Infrared (IR) spectroscopy is a non-invasive analytical method successfully used for multicomponent analysis of bio-fluid samples. We develop a ML framework with various multivariate calibration algorithms to predict the concentrations of components in the dialysate using IR spectroscopy. We analytically show that the obtained results of correlation between predicted and clinical reference methodology readings for 5 components are reasonable. Keywords: Adversarial attack, adversarial defense, FTIR Spectroscopy.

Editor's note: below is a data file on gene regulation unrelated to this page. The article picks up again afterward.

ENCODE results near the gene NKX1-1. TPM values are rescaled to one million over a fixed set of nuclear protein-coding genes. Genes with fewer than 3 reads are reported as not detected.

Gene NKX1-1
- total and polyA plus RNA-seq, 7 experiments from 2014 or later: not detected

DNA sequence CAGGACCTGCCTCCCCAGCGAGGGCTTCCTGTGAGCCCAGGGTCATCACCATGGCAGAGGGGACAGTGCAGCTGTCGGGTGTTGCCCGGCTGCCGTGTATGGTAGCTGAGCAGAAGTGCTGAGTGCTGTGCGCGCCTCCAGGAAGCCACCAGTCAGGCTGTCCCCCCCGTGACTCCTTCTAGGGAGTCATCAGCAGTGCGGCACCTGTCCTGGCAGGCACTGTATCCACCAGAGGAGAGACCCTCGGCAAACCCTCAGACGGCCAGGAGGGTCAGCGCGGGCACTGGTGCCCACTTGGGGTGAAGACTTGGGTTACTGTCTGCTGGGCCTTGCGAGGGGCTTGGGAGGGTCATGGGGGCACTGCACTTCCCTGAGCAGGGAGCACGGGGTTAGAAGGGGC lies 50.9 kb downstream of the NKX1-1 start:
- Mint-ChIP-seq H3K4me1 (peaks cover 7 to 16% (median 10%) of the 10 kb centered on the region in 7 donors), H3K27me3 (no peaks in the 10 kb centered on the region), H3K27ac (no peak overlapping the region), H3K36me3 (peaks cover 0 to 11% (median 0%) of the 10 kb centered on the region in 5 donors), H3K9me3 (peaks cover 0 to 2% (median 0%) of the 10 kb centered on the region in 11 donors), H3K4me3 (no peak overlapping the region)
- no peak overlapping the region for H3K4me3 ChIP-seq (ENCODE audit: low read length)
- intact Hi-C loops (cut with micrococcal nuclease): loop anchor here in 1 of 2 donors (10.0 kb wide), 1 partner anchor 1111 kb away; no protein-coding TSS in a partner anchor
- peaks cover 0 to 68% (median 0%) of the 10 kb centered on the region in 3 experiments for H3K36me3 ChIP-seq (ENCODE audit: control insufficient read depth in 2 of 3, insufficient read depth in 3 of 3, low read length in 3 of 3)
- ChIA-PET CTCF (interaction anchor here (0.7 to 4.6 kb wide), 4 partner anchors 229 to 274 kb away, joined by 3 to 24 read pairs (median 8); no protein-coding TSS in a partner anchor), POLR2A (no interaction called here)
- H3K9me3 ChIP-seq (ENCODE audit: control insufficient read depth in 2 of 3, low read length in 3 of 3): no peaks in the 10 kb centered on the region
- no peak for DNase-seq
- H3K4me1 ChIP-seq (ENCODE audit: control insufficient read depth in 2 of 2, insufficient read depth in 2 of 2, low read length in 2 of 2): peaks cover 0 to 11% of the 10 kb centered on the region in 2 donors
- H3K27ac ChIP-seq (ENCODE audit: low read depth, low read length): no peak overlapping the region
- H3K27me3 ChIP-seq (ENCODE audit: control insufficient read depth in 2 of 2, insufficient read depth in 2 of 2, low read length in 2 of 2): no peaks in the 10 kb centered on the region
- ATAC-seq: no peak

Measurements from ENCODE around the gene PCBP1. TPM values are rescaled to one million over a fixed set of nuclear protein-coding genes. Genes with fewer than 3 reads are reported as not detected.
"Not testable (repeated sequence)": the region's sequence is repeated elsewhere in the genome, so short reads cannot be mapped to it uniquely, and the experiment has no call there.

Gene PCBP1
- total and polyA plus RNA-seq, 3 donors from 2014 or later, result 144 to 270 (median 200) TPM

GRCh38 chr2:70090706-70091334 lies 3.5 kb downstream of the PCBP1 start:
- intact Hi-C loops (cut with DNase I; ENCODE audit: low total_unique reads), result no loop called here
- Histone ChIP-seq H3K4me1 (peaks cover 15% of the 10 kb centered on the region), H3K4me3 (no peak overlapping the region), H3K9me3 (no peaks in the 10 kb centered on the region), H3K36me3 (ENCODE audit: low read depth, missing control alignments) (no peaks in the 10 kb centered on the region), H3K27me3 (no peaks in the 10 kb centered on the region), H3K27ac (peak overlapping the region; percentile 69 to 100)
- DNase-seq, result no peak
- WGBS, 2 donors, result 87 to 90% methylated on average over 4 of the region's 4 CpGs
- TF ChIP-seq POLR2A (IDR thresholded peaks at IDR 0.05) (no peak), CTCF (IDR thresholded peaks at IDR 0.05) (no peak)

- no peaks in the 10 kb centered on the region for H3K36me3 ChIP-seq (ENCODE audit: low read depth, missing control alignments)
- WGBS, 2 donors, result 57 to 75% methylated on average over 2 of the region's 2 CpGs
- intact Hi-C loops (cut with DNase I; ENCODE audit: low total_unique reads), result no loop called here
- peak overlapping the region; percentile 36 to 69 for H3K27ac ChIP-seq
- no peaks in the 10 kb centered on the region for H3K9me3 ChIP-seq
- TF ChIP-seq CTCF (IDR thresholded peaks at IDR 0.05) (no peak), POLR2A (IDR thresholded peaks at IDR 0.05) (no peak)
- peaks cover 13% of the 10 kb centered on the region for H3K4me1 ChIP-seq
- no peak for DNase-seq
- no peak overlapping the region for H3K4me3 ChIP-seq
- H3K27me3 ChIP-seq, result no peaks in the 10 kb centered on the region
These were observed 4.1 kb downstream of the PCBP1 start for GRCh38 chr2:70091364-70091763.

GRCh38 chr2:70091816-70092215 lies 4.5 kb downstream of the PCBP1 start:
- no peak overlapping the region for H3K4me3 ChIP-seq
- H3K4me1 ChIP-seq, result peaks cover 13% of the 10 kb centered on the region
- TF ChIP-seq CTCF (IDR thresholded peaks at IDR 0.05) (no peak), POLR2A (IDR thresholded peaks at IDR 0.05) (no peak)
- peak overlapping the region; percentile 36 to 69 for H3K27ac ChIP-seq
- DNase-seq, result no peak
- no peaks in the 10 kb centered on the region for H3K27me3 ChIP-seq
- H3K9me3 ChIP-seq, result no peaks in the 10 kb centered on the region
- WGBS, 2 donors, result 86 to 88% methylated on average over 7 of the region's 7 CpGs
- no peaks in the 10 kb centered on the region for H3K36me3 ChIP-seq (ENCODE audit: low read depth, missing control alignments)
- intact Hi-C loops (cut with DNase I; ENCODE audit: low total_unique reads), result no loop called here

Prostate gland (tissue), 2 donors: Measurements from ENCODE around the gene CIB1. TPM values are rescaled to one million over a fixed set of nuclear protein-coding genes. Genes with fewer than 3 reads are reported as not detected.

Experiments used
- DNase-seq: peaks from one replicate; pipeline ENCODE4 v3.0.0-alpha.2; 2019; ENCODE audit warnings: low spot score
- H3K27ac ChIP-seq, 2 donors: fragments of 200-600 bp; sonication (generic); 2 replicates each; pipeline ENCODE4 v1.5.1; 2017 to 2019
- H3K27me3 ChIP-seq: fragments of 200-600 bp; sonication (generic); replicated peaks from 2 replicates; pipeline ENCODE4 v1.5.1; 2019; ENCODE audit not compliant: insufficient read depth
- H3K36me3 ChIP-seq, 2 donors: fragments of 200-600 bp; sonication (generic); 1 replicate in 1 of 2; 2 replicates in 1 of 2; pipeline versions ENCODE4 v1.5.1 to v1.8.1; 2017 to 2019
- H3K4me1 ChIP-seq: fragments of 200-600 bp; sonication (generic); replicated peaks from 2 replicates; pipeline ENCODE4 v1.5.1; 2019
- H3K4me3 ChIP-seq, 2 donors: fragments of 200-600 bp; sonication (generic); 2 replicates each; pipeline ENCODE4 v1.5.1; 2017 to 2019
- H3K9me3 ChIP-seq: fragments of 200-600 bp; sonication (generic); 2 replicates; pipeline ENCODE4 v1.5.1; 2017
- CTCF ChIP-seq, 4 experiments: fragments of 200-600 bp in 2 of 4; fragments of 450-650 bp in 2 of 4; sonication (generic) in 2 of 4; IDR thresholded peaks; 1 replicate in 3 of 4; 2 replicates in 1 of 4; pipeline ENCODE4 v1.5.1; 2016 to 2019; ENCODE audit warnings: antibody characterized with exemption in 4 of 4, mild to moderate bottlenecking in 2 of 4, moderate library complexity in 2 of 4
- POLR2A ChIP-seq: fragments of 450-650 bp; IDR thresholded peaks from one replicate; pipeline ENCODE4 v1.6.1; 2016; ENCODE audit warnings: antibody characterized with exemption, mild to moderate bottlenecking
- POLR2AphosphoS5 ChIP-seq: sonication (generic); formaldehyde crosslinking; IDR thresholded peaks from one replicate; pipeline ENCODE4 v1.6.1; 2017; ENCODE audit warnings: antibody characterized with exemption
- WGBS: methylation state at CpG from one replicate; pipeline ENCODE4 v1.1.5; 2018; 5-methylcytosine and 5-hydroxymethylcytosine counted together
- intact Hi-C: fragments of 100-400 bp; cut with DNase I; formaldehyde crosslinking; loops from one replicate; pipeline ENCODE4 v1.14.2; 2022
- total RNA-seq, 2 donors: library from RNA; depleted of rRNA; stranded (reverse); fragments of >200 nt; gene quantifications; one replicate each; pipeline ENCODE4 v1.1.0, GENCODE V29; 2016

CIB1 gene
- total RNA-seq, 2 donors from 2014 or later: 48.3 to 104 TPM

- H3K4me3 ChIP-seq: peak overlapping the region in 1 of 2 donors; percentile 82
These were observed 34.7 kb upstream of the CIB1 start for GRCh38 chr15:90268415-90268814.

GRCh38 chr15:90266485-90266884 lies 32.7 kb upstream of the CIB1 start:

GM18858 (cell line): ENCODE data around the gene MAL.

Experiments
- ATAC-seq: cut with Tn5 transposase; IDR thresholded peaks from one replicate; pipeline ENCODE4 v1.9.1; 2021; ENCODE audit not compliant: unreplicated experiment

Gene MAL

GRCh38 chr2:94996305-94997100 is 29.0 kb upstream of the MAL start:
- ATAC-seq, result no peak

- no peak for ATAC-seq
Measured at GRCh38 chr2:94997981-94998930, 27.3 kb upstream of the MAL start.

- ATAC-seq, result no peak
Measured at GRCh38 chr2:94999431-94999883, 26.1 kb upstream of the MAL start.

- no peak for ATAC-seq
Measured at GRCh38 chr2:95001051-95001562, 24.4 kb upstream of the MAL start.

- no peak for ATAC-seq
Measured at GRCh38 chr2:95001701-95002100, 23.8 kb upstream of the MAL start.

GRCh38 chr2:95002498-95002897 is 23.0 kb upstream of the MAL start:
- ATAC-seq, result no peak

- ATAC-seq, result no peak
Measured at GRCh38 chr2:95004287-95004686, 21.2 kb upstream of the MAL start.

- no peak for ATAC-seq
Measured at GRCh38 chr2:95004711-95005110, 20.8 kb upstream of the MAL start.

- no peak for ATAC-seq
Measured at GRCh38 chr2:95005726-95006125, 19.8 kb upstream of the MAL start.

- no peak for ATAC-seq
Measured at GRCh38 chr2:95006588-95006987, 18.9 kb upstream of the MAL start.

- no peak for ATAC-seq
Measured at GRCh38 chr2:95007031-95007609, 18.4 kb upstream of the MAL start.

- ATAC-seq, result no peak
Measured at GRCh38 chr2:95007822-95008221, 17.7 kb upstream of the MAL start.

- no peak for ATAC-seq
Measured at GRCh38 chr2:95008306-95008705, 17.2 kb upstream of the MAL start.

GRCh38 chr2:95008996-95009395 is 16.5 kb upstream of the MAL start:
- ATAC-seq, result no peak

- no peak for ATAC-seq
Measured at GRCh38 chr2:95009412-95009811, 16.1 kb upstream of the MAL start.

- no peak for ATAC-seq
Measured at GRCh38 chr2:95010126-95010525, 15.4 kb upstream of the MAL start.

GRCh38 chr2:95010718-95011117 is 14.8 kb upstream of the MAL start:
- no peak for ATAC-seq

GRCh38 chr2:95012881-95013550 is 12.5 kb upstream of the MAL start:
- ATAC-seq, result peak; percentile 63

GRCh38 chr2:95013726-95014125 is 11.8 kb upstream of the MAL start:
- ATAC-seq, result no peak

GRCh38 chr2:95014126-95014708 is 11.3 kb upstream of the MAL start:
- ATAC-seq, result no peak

Zeit: 17.09.2019, 11:00

Ort: Raum 220 im Fraunhofer IGD, Fraunhoferstrasse 5, S3|05

Referent: Daniel Alte (Betreuer: Anirban Mukhopadhyay)

Titel: ”Spatial interpretation of DNN-Classifiers in medical imaging“ (Masterarbeit)

Abstract:

A shortage of radiologists in both industrialized countries and developing countries leads to delayed or absent treatments of diseases. Modern medical artificial intelligence systems can potentially assist radiologists to achieve more efficient detection and diagnosis of diseases.